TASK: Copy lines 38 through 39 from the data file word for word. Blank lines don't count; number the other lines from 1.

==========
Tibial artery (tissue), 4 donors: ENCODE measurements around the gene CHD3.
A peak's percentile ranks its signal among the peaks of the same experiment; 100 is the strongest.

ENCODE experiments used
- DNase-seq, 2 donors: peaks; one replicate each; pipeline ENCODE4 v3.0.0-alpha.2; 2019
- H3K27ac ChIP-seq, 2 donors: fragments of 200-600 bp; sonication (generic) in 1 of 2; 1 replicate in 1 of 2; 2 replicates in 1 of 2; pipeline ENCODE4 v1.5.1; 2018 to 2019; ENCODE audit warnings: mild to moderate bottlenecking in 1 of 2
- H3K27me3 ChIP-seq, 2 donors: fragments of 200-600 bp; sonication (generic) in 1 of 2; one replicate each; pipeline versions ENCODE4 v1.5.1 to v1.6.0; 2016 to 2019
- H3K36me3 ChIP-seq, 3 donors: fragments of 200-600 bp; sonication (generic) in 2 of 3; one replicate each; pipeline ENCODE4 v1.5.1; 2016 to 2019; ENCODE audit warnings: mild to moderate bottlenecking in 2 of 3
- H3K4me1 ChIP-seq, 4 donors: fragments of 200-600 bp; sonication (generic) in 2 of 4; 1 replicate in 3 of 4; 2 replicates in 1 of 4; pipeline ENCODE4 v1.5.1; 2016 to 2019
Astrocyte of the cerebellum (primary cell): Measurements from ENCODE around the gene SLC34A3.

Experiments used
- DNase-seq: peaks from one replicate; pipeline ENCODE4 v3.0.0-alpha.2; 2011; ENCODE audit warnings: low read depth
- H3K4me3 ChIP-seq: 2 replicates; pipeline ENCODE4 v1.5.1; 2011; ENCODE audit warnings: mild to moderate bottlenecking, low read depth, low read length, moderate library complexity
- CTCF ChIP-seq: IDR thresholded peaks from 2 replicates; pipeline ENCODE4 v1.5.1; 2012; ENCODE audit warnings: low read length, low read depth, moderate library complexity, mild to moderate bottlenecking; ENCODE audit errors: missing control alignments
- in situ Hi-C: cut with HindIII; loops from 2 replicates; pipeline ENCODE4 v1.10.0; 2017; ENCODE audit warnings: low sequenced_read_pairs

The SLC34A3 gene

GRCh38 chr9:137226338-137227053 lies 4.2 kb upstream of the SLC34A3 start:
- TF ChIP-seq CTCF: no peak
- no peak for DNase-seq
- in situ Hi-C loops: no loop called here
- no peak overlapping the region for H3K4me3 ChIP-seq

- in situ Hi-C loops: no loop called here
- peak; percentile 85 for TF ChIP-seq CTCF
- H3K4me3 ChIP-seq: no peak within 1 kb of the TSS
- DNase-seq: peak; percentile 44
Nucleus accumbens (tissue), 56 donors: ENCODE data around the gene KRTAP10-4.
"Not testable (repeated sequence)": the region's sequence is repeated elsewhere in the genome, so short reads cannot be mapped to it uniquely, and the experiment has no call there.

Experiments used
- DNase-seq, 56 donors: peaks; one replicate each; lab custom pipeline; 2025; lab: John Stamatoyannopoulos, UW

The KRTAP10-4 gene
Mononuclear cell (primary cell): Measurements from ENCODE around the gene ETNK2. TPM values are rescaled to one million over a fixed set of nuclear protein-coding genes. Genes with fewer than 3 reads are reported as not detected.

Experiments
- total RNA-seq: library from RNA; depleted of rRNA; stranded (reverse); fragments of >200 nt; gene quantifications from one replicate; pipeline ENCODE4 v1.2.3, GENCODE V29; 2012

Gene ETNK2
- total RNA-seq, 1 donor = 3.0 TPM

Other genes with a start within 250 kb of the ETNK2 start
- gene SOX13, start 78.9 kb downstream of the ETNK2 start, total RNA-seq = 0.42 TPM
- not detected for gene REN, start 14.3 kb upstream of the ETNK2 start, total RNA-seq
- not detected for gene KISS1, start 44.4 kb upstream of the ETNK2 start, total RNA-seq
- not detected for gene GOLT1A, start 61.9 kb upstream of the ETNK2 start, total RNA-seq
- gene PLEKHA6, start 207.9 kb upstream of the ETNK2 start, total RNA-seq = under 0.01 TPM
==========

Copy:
- not detected for gene KISS1, start 44.4 kb upstream of the ETNK2 start, total RNA-seq
- not detected for gene GOLT1A, start 61.9 kb upstream of the ETNK2 start, total RNA-seq